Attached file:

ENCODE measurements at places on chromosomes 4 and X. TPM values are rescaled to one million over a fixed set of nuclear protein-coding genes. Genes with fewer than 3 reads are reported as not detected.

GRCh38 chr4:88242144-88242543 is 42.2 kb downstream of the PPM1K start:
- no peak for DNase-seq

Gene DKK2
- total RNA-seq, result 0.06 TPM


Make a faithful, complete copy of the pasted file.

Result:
ENCODE measurements at places on chromosomes 4 and X. TPM values are rescaled to one million over a fixed set of nuclear protein-coding genes. Genes with fewer than 3 reads are reported as not detected.

GRCh38 chr4:88242144-88242543 is 42.2 kb downstream of the PPM1K start:
- no peak for DNase-seq

Gene DKK2
- total RNA-seq, result 0.06 TPM